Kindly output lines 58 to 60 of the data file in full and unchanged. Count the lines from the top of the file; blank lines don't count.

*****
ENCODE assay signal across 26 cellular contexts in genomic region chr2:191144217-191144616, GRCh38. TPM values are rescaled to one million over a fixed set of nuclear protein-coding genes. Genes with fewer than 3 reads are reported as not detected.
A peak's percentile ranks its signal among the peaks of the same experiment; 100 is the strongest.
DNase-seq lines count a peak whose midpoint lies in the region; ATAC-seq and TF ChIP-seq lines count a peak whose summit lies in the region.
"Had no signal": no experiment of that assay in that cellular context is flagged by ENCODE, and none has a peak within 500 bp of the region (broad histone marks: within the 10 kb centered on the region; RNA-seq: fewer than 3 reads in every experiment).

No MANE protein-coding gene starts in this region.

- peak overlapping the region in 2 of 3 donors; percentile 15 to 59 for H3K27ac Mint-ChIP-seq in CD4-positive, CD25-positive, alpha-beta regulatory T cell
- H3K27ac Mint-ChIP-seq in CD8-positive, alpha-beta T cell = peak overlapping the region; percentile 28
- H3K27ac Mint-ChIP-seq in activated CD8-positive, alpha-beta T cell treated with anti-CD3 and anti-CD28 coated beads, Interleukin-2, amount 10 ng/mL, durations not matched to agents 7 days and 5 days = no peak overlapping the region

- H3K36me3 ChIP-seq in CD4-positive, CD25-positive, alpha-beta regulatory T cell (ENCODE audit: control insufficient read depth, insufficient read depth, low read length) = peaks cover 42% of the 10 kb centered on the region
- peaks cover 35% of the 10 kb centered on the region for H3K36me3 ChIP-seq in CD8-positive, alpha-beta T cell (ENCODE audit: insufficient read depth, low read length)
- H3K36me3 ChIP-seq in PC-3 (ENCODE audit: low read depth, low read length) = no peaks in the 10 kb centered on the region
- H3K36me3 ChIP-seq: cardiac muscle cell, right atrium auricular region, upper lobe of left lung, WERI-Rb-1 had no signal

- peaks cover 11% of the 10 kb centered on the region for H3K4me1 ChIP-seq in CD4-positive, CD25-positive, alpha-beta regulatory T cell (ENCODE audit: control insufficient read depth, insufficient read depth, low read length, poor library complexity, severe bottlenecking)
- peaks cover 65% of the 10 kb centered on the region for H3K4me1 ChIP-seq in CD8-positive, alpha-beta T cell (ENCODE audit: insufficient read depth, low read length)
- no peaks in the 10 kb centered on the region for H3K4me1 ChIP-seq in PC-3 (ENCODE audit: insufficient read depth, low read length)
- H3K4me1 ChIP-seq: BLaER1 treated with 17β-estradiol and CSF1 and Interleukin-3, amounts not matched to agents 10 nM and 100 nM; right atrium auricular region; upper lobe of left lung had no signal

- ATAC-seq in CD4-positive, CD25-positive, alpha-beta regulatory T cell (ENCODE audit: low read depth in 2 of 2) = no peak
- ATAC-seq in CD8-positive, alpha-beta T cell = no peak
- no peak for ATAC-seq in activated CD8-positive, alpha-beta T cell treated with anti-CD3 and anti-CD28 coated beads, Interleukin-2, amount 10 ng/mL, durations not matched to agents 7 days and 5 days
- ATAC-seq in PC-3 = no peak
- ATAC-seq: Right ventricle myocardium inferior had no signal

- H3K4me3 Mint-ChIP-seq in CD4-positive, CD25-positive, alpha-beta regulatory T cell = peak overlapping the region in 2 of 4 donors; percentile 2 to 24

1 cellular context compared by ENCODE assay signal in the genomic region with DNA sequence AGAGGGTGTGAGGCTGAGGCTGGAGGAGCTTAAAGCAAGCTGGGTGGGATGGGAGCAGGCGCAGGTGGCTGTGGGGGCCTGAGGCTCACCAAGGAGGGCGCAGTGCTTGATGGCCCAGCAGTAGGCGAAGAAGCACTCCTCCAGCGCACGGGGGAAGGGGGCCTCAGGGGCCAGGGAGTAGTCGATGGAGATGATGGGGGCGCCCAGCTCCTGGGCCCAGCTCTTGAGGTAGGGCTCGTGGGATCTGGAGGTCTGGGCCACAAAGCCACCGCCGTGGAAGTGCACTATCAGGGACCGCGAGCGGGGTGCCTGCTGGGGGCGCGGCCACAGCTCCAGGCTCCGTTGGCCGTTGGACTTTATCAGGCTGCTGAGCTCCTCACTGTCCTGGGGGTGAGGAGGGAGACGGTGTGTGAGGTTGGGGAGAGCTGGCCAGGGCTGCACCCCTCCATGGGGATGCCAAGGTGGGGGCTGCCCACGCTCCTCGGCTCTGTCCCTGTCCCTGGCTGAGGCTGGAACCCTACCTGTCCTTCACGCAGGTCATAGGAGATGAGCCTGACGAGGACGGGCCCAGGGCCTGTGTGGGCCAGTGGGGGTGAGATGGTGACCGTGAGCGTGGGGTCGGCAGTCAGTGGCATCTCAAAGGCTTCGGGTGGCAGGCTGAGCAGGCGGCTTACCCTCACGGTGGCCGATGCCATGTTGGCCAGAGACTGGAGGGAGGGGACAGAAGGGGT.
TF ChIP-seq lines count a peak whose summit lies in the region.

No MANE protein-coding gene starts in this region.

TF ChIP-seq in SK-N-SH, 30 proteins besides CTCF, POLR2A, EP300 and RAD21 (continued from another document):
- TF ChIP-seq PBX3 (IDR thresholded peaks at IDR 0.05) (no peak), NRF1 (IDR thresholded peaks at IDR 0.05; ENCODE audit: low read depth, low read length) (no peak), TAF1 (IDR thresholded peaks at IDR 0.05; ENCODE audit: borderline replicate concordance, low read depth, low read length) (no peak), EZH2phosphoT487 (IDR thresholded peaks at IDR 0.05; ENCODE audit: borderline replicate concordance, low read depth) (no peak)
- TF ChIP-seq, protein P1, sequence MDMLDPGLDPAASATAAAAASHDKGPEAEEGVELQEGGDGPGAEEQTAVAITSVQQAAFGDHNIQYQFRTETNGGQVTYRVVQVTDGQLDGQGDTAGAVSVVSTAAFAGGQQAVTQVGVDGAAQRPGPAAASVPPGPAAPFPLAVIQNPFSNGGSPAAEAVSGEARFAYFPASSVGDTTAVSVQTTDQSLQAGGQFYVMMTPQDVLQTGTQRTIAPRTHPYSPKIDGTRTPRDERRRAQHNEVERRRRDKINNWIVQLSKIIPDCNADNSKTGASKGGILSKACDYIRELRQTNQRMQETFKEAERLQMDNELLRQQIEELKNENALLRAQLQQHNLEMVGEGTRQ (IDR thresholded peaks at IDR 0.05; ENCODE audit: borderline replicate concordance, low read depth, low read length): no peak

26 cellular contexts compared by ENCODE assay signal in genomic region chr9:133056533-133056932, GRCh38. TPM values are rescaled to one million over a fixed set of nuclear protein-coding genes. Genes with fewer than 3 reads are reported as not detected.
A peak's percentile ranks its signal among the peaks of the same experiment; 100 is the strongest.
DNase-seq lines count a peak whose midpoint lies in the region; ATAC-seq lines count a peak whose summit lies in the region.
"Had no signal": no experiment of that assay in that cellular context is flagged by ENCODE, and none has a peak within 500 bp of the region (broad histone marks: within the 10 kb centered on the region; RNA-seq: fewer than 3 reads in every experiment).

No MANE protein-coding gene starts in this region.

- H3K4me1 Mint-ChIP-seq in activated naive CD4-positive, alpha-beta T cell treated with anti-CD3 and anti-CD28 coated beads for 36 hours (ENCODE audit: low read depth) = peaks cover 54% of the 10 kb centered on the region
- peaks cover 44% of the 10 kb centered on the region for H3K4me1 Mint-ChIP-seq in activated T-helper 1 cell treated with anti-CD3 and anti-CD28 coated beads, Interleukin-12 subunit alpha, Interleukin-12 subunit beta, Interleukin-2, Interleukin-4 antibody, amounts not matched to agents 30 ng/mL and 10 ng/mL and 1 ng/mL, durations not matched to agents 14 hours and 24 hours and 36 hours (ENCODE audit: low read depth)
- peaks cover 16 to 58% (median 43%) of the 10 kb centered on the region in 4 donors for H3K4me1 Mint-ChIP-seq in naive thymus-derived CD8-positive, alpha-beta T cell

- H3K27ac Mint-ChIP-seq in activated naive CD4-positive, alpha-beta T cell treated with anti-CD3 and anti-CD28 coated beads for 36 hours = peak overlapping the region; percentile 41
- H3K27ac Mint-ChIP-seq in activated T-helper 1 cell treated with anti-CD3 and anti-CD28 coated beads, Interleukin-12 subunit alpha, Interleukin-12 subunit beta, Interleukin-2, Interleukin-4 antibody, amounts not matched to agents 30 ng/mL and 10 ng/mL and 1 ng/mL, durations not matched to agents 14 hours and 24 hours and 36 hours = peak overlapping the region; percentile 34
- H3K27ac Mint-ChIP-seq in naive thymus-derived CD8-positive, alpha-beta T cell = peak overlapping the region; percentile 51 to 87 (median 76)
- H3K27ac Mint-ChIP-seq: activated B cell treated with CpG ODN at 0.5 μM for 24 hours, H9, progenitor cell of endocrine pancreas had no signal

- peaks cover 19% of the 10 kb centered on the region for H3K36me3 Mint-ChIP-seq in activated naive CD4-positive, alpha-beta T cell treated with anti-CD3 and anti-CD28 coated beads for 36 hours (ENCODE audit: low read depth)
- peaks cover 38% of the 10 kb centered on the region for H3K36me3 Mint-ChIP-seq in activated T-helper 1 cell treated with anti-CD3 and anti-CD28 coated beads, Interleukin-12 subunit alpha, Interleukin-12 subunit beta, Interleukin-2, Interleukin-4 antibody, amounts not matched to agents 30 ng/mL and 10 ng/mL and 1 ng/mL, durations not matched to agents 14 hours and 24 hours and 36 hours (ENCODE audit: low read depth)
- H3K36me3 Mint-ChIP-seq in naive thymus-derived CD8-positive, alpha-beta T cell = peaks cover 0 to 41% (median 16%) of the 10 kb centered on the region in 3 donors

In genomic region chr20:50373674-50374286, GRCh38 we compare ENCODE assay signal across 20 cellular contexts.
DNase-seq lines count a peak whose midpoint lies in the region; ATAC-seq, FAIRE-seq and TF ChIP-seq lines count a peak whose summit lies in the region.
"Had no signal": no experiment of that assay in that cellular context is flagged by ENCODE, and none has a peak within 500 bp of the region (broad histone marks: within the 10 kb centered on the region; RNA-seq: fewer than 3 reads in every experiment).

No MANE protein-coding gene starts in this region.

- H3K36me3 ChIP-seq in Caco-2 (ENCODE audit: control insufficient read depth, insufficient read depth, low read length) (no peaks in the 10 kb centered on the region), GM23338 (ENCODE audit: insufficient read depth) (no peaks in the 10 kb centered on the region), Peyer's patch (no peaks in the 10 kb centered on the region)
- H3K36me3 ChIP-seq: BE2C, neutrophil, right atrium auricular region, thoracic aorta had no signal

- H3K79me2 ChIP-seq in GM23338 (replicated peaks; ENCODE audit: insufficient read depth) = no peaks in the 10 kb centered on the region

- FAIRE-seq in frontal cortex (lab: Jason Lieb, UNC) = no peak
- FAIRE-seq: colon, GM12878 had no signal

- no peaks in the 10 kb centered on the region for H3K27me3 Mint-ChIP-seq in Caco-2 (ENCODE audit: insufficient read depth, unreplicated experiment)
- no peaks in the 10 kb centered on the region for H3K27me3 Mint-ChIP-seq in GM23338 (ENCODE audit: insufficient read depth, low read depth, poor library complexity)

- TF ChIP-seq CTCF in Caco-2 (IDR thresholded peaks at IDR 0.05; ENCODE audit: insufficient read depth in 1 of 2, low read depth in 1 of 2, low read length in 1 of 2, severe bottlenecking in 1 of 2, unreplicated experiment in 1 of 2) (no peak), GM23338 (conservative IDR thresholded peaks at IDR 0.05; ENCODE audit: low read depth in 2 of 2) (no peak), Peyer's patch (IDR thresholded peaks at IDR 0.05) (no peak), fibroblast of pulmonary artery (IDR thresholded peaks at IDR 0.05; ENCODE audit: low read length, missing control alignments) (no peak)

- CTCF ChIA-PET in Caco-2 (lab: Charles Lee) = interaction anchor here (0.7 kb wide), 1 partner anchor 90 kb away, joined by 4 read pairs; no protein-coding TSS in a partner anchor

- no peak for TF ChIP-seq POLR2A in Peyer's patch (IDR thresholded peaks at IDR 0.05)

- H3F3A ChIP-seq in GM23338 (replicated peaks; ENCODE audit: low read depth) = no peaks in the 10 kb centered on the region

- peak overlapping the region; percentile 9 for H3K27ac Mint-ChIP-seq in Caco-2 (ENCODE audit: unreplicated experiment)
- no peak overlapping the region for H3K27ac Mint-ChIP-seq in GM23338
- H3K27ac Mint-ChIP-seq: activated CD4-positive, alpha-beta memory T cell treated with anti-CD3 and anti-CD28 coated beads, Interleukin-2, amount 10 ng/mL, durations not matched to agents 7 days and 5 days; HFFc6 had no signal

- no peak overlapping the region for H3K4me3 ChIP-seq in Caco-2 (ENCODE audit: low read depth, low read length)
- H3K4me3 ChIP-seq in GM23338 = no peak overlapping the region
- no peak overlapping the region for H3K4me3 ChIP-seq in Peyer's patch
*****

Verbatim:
- H3F3A ChIP-seq in GM23338 (replicated peaks; ENCODE audit: low read depth) = no peaks in the 10 kb centered on the region

- peak overlapping the region; percentile 9 for H3K27ac Mint-ChIP-seq in Caco-2 (ENCODE audit: unreplicated experiment)
- no peak overlapping the region for H3K27ac Mint-ChIP-seq in GM23338